while($row = mysqli_fetch_array($result)) {
      //find title
      $post_id = post_exists($row['title']);
      if (!$post_id) {
        //convert dates
        $dateCreated = date($row['created']);
        $dateChanged = date($row['changed']);
 
        //update body
        $body = $row['body'];
        $body = str_replace($drupal_files, $upload_base, $body);
 
        //set post data
        $data = array (
            'post_type' => 'post',
            'post_title' => $row['title'],
            'post_name' => $row['title'],
            'post_content' => $body,
            'post_excerpt' => $row['summary'],
            'post_date' => $dateCreated,
            'post_date_gmt' => $dateCreated,
            'post_modified' => $dateChanged,
            'post_modified_gmt' => $dateChanged,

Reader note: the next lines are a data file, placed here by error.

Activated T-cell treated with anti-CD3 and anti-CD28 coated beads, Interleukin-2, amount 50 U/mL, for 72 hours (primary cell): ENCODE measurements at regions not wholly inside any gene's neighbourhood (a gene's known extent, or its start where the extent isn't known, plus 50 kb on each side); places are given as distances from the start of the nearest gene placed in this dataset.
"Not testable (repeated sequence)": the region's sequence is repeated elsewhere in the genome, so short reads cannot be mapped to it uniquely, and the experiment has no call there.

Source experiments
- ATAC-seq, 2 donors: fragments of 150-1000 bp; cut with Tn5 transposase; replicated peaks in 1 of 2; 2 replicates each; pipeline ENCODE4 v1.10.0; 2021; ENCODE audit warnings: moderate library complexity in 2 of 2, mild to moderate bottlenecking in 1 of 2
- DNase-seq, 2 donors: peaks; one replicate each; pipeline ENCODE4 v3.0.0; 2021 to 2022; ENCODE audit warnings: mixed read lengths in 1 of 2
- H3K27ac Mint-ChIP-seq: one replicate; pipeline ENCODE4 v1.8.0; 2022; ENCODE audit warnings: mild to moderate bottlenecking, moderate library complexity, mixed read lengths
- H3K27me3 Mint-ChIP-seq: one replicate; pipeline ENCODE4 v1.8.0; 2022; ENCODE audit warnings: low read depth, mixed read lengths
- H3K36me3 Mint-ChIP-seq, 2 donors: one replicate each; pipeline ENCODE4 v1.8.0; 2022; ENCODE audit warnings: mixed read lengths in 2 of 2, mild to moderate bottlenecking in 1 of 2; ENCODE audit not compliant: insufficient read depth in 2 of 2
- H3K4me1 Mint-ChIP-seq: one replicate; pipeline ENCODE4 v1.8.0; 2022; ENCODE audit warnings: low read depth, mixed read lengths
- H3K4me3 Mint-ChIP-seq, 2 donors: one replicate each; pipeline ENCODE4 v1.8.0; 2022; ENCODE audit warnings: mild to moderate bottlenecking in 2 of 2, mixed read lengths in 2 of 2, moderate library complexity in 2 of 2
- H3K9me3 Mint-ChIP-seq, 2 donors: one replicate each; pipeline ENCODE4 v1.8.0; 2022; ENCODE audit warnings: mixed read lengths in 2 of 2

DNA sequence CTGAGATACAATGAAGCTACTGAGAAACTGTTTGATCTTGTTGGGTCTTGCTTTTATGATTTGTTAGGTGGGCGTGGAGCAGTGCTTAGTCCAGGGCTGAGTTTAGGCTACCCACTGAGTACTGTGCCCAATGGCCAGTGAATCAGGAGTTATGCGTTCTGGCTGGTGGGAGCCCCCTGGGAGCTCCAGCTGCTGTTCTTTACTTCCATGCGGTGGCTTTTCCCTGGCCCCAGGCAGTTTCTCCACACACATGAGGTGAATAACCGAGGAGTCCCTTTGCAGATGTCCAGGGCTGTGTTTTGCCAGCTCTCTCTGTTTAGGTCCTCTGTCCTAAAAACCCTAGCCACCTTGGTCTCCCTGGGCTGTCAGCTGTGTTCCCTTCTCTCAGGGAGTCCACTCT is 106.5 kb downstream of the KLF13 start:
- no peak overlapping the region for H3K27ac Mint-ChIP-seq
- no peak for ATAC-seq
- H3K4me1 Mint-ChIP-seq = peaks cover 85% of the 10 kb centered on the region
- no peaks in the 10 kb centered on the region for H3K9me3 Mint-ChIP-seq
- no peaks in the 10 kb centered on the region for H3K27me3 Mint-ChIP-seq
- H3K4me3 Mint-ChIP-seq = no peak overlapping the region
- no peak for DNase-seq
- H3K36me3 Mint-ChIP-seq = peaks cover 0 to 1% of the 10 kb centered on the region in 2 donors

'post_status' => $row['published'] == 1 ? 'publish' : 'draft',
            'comment_status' => 'closed',
            'ping_status' => 'open',
        );
 
        //get post id
        $post_id = wp_insert_post($data);

Next I update the fields that I defined using the Advanced Custom Fields plugin. I created a separate title and description for social media. Since these two fields didn’t exist in the previous website, I set them to the same values as the title and summary.

Drupal stores tags in a several tables and since I’m not using the Drupal API, I need to perform another SQL query. I add the name of each tag to a tag array and set the post tags. Finally, I increment the counter and reset the postdata before looping again.

        //post was created
        if($post_id) {
          //add custom field values
          add_post_meta($post_id, 'social_title', $row['title']);
          add_post_meta($post_id, 'social_description', $row['summary']);